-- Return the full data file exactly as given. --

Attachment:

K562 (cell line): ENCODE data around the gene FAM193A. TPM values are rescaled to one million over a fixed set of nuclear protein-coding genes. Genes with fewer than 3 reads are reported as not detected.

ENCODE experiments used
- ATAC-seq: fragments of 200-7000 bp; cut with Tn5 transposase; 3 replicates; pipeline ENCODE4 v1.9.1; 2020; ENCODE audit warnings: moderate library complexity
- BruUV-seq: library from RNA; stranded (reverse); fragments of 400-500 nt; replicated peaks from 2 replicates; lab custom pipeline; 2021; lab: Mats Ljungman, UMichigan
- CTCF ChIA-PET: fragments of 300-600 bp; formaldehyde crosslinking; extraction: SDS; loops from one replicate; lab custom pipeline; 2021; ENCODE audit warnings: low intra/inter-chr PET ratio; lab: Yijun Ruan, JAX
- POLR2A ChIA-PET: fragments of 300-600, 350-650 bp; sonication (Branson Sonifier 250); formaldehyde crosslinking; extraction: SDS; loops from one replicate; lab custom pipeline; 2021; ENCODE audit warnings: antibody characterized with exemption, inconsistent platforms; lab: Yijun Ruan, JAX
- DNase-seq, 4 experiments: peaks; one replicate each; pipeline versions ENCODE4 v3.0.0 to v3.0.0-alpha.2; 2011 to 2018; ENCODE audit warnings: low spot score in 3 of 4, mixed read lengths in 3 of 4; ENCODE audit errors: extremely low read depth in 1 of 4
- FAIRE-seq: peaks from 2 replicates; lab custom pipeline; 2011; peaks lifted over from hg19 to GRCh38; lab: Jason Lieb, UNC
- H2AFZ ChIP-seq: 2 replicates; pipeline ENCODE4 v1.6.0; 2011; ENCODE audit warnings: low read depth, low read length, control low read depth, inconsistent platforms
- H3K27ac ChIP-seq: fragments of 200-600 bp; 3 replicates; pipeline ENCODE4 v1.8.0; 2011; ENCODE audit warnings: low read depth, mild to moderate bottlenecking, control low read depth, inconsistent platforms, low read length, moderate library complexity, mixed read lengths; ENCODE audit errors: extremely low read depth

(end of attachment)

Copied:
K562 (cell line): ENCODE data around the gene FAM193A. TPM values are rescaled to one million over a fixed set of nuclear protein-coding genes. Genes with fewer than 3 reads are reported as not detected.

ENCODE experiments used
- ATAC-seq: fragments of 200-7000 bp; cut with Tn5 transposase; 3 replicates; pipeline ENCODE4 v1.9.1; 2020; ENCODE audit warnings: moderate library complexity
- BruUV-seq: library from RNA; stranded (reverse); fragments of 400-500 nt; replicated peaks from 2 replicates; lab custom pipeline; 2021; lab: Mats Ljungman, UMichigan
- CTCF ChIA-PET: fragments of 300-600 bp; formaldehyde crosslinking; extraction: SDS; loops from one replicate; lab custom pipeline; 2021; ENCODE audit warnings: low intra/inter-chr PET ratio; lab: Yijun Ruan, JAX
- POLR2A ChIA-PET: fragments of 300-600, 350-650 bp; sonication (Branson Sonifier 250); formaldehyde crosslinking; extraction: SDS; loops from one replicate; lab custom pipeline; 2021; ENCODE audit warnings: antibody characterized with exemption, inconsistent platforms; lab: Yijun Ruan, JAX
- DNase-seq, 4 experiments: peaks; one replicate each; pipeline versions ENCODE4 v3.0.0 to v3.0.0-alpha.2; 2011 to 2018; ENCODE audit warnings: low spot score in 3 of 4, mixed read lengths in 3 of 4; ENCODE audit errors: extremely low read depth in 1 of 4
- FAIRE-seq: peaks from 2 replicates; lab custom pipeline; 2011; peaks lifted over from hg19 to GRCh38; lab: Jason Lieb, UNC
- H2AFZ ChIP-seq: 2 replicates; pipeline ENCODE4 v1.6.0; 2011; ENCODE audit warnings: low read depth, low read length, control low read depth, inconsistent platforms
- H3K27ac ChIP-seq: fragments of 200-600 bp; 3 replicates; pipeline ENCODE4 v1.8.0; 2011; ENCODE audit warnings: low read depth, mild to moderate bottlenecking, control low read depth, inconsistent platforms, low read length, moderate library complexity, mixed read lengths; ENCODE audit errors: extremely low read depth